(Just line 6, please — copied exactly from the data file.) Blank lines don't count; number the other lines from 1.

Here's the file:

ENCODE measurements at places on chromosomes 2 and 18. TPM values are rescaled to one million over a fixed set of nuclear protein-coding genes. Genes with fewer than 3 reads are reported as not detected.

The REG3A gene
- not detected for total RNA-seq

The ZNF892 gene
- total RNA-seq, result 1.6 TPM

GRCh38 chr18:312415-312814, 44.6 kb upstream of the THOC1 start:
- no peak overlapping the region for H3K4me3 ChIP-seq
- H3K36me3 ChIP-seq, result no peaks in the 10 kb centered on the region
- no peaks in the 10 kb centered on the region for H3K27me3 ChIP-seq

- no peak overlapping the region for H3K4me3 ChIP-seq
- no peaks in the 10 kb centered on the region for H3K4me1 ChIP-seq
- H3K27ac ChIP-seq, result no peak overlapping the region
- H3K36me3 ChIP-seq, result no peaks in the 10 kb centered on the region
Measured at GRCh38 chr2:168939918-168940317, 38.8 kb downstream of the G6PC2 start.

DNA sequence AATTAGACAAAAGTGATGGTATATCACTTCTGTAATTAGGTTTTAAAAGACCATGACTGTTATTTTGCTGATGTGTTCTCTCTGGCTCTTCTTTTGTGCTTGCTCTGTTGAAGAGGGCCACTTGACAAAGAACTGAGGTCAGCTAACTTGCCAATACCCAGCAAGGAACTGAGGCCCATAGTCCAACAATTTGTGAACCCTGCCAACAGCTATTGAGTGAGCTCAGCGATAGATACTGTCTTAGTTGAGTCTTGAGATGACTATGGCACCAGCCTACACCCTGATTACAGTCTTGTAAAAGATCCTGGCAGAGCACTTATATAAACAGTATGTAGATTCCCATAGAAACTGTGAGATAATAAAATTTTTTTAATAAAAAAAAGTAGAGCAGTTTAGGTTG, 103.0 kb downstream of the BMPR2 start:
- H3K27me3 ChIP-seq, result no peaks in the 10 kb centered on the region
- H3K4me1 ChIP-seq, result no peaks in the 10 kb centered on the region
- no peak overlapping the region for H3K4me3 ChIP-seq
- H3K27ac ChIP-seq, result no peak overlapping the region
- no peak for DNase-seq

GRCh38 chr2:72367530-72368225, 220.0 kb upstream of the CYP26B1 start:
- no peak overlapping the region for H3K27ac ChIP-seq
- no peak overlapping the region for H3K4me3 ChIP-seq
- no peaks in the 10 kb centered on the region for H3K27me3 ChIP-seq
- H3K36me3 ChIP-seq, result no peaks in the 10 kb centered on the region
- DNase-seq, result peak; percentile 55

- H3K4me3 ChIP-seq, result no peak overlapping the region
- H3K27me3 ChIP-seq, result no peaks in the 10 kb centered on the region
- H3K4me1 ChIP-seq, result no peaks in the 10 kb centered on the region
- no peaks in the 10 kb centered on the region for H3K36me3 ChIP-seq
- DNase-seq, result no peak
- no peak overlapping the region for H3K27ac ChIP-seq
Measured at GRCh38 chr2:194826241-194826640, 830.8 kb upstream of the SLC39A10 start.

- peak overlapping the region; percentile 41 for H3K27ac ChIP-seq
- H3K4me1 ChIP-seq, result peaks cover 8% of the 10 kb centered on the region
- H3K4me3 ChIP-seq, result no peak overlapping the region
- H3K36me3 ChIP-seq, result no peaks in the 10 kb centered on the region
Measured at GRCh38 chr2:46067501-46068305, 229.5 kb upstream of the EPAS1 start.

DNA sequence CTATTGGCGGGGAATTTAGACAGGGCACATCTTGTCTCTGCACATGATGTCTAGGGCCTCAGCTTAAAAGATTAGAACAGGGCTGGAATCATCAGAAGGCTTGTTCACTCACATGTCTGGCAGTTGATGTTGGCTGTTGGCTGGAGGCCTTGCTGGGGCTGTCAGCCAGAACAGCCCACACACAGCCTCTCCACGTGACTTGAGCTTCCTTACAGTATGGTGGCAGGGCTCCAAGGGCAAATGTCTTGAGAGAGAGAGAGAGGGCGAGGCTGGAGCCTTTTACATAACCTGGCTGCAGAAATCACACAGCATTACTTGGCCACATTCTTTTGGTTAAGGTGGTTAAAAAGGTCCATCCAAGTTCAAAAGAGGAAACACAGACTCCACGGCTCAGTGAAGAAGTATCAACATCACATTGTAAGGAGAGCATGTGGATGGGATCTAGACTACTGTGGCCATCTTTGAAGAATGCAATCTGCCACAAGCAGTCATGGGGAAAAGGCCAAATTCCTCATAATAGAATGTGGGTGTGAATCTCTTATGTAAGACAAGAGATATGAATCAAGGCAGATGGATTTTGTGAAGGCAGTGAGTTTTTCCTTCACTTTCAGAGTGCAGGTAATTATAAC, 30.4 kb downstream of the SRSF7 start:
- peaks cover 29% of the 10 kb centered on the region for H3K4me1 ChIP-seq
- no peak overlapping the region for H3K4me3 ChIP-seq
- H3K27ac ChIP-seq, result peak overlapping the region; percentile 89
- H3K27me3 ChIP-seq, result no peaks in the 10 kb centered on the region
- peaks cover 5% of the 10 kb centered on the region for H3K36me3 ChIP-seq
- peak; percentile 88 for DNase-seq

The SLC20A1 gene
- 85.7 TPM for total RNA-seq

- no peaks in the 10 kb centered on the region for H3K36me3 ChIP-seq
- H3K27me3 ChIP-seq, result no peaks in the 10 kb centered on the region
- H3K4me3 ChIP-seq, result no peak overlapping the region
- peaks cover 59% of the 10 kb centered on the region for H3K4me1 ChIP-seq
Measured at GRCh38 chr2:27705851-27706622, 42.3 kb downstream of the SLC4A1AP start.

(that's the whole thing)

GRCh38 chr18:312415-312814, 44.6 kb upstream of the THOC1 start: